Emerging green building material technologies to watch
Monday, October 21, 2013
"Green building" is being transformed from a buzzword to a sophisticated approach using technology that redefines how we make and live in buildings that both reduce building energy consumption and provide for building energy production.
Advances in technology involving electrochromic windows, natural lighting, sensor-based power lighting systems, high-tech IT, building dashboards coupled with cloud technology, microfuel cells and bio-based phase change solutions — wall fabric that melts and solidifies at room temperature to stabilize a space's heat gain/loss — can be called “disruptive.”
This innovative technology helps to create a new market and value network, according to recent Plastics Institute of America market trend analysis. They "disrupt" an existing market by displacing earlier technology. This is particularly true in the evolution of green building material solutions.
Void-forming lightweight concrete is an emerging green building material technology to watch. The Cobiax concrete flooring system uses void-forming technology developed by Swiss-based Cobiax Technology AG to remove nonworking dead load in a concrete slab by up to 35 percent, compared to a solid slab of the same bearing capacity while maintaining biaxial strength.
The void formers, used for multiresidential, commercial and industrial applications, displace concrete that has no structural benefit to allow optimization of concrete slab thickness and building material volume. The void formers are blow-molded plastic spheres in various sizes made of 100 percent postindustrial recycled HDPE (high-density polyethylene) and PP (polypropylene). To simplify handling of void formers and facilitate construction, the plastic spheres are supplied as void modules contained in reinforced steel cages prepared onsite.
Cobiax Technology AG Void former design (top), onsite layout (left) and finishing concrete slab (right).
The hollow plastic voids contained in the steel cages are placed between the upper and lower steel reinforcement mats in a concrete slab. The resource-efficient Cobiax system, a winner of the Swiss Environmental Award, provides multiple benefits:
- Weight reduction — the dead-load reduction created by the void formers is in a range of 1.4 and 4.8 kN/m² (kilo Newtons per square meter) depending on their size, providing concrete slabs up to 35 percent lighter than solid flat slabs with up to 15 percent less load acting on the foundations. The reduced weight allows greater freedom for structural design.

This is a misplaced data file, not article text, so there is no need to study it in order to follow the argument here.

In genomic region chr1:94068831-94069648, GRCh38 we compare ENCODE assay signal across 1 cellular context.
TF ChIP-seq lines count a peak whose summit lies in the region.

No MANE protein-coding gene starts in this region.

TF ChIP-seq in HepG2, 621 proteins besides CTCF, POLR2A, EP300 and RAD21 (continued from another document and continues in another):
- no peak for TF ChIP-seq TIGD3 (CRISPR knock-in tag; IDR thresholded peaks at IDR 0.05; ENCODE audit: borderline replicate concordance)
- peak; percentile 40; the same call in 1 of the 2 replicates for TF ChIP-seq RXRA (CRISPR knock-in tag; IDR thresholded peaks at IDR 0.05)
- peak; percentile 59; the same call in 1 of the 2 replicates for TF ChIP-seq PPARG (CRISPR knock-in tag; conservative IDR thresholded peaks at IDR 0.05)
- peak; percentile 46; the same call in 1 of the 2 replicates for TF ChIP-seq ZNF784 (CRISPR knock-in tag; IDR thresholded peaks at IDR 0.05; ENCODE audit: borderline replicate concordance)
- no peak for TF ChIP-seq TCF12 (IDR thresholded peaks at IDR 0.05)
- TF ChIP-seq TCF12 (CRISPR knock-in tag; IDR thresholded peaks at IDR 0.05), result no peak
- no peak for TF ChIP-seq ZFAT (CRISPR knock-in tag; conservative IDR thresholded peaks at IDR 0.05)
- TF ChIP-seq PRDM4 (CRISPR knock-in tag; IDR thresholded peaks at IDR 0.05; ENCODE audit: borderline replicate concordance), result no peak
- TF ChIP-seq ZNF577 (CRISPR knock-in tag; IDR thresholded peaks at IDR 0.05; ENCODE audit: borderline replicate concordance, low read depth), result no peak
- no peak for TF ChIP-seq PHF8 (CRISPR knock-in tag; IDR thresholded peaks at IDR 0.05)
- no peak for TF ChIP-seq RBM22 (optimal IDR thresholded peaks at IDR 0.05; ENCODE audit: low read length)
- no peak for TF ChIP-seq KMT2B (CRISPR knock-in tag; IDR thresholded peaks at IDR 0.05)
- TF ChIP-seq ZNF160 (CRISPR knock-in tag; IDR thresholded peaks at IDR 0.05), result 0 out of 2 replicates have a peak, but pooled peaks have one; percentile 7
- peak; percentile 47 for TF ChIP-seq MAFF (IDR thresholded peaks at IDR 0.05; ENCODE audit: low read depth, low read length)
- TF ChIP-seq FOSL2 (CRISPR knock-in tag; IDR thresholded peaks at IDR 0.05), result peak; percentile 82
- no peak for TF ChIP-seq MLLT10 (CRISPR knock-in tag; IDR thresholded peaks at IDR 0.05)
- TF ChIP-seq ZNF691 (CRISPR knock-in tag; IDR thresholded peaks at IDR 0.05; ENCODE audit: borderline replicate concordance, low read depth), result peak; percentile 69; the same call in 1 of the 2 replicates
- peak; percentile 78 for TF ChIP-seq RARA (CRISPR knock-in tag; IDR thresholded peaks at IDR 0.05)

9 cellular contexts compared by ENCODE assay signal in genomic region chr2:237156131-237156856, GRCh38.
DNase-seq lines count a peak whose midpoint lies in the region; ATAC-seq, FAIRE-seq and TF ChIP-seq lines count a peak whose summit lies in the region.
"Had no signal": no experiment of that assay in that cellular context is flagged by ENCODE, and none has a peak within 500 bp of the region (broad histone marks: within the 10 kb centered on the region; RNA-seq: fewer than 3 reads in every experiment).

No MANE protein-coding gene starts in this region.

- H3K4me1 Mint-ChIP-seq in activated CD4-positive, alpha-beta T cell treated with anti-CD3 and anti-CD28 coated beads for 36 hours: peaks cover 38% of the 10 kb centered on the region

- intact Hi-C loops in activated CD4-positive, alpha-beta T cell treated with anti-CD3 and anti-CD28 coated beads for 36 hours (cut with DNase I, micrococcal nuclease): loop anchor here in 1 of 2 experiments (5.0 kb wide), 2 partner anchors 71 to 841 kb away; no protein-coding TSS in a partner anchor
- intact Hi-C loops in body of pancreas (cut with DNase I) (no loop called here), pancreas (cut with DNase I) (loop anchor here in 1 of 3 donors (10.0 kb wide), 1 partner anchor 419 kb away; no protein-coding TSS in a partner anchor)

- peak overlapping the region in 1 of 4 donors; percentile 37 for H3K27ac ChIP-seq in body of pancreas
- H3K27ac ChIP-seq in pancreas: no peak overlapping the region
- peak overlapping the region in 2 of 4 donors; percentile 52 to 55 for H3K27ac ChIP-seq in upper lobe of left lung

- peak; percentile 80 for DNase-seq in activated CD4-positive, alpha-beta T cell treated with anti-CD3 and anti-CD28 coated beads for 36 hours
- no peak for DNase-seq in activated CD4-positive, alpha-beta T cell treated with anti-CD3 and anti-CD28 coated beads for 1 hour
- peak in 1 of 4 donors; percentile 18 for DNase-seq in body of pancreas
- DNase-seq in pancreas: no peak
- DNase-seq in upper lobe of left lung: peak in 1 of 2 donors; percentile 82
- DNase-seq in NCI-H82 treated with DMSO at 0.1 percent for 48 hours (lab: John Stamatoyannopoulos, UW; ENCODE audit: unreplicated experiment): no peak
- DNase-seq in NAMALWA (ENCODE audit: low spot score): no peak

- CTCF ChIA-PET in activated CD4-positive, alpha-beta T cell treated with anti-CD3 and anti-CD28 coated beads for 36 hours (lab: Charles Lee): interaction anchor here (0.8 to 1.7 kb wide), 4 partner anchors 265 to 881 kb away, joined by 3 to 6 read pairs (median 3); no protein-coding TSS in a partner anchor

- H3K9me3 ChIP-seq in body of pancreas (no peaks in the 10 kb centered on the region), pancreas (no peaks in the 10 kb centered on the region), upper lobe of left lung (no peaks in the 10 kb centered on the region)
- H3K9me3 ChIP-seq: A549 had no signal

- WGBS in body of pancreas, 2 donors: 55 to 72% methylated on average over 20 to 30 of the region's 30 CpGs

- Large spans — spans of up to 20 meters are possible, with up to 40 percent fewer columns, and flat soffits with no obstructing beams.
- Earthquake safety — reduction of the accelerated mass and reduced damage risks.
- Cost effectiveness — reduced floor-to-floor height and concrete/reinforced steel savings.
- Sustainability — resource efficiency through building materials savings, use of 100 percent recycled HDPE and PP in blow-molded plastic void formers, and CO2 emission reductions through concrete volume optimization.
Cobiax Technology AG Conventional building height/space (left) and void former optimized height/space (right).
The Elbphilharmonie symphony concert hall in Hamburg, Germany (scheduled to be completed in 2016) is making use of various types of Cobiax modules in the building’s concrete slabs. In addition to the reduced amount of concrete/steel needed, 90 tons of CO2 emissions have been avoided by using Cobiax.
Long-glass fiber-reinforced thermoplastic concrete forms are entering the green building market place. In an industry first, long-glass fiber-reinforced thermoplastic is being used to injection-mold concrete forms. The thermoplastic forms were developed by Sabic Innovative Plastics and Meccano de Mexico, a Mexican construction supply company.
Using 30 percent glass-filled LNP engineered nylon Verton compounds, the one-piece forms are molded on horizontal presses. The injection-molded forms measuring up to 3.7-by-2 feet are produced in presses of 2,000 and 2,500 tons clamp force. The forms replace heavy traditional multipiece steel forms.
The fabrication of traditional metal forms requires assembly of as many as 30 different components and can take up to three hours to assemble. Eliminating the need for assembly with a one-piece design allows the forms to be ready in just minutes.
On average, 500 concrete panels are required for a typical row house in Mexico. The lighter weight forms can be transported and maneuvered on site more easily. The forms are 20 percent lighter than aluminum ones and 40 percent lighter than carbon steel.
Meccano de Mexico Concrete forms molded of thermoplastic composite (left) and concrete wall sections made using long glass thermoplastic forms (right).
High-performance green building roofing systems are coming of age. A high-performance roof system combines white single-ply EPDM (ethylene propylene diamine) membrane with polyurethane insulating technology.
BASF and Carlisle SynTec are partnering on the high-performance roof combining Carlisle's Sure-White FleeceBACK single-ply EPDM membrane with BASF's polyurethane insulating technology. The roofing components work together to create a monolithic, seamless blanket of waterproof insulation that acts as an air barrier and eliminates thermal bridging.